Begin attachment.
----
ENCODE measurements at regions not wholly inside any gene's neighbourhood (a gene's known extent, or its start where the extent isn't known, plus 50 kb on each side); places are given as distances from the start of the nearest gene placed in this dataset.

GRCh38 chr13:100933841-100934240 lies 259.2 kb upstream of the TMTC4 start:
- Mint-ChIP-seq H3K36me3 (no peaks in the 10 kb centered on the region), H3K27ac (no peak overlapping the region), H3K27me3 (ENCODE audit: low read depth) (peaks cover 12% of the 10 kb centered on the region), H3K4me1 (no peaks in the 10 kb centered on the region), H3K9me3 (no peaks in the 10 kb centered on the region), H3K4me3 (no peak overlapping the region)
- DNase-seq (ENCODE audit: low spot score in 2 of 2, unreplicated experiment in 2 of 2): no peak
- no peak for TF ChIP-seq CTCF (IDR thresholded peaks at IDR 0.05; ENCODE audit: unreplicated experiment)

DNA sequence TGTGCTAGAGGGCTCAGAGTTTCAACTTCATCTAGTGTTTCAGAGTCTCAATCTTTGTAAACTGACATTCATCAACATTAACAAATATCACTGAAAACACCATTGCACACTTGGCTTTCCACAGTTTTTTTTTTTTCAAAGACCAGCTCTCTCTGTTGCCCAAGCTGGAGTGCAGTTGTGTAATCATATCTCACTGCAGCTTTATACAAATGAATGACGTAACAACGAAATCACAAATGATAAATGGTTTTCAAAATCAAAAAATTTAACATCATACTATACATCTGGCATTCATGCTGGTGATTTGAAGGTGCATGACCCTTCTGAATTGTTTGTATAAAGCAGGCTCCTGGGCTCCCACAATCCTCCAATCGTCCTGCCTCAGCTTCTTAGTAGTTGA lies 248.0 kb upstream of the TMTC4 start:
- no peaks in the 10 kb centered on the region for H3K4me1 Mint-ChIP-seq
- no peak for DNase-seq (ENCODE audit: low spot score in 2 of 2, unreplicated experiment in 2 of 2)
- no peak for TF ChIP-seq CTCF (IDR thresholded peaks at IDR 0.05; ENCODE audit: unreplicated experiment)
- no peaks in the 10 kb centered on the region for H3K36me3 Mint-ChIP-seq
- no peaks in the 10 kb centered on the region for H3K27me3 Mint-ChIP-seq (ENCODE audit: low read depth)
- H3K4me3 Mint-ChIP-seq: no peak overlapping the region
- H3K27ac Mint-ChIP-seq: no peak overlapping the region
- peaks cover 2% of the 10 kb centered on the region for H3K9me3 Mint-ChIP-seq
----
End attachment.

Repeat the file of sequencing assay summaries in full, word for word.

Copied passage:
ENCODE measurements at regions not wholly inside any gene's neighbourhood (a gene's known extent, or its start where the extent isn't known, plus 50 kb on each side); places are given as distances from the start of the nearest gene placed in this dataset.

GRCh38 chr13:100933841-100934240 lies 259.2 kb upstream of the TMTC4 start:
- Mint-ChIP-seq H3K36me3 (no peaks in the 10 kb centered on the region), H3K27ac (no peak overlapping the region), H3K27me3 (ENCODE audit: low read depth) (peaks cover 12% of the 10 kb centered on the region), H3K4me1 (no peaks in the 10 kb centered on the region), H3K9me3 (no peaks in the 10 kb centered on the region), H3K4me3 (no peak overlapping the region)
- DNase-seq (ENCODE audit: low spot score in 2 of 2, unreplicated experiment in 2 of 2): no peak
- no peak for TF ChIP-seq CTCF (IDR thresholded peaks at IDR 0.05; ENCODE audit: unreplicated experiment)

DNA sequence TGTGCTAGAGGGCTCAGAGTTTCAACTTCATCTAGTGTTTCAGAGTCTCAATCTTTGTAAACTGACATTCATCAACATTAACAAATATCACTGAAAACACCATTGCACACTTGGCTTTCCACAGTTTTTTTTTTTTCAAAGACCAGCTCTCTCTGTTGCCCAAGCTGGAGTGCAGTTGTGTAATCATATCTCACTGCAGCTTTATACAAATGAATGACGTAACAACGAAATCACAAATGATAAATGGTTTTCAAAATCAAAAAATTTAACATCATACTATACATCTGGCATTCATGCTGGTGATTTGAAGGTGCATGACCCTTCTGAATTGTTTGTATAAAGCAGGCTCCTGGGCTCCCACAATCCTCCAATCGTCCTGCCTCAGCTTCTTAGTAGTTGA lies 248.0 kb upstream of the TMTC4 start:
- no peaks in the 10 kb centered on the region for H3K4me1 Mint-ChIP-seq
- no peak for DNase-seq (ENCODE audit: low spot score in 2 of 2, unreplicated experiment in 2 of 2)
- no peak for TF ChIP-seq CTCF (IDR thresholded peaks at IDR 0.05; ENCODE audit: unreplicated experiment)
- no peaks in the 10 kb centered on the region for H3K36me3 Mint-ChIP-seq
- no peaks in the 10 kb centered on the region for H3K27me3 Mint-ChIP-seq (ENCODE audit: low read depth)
- H3K4me3 Mint-ChIP-seq: no peak overlapping the region
- H3K27ac Mint-ChIP-seq: no peak overlapping the region
- peaks cover 2% of the 10 kb centered on the region for H3K9me3 Mint-ChIP-seq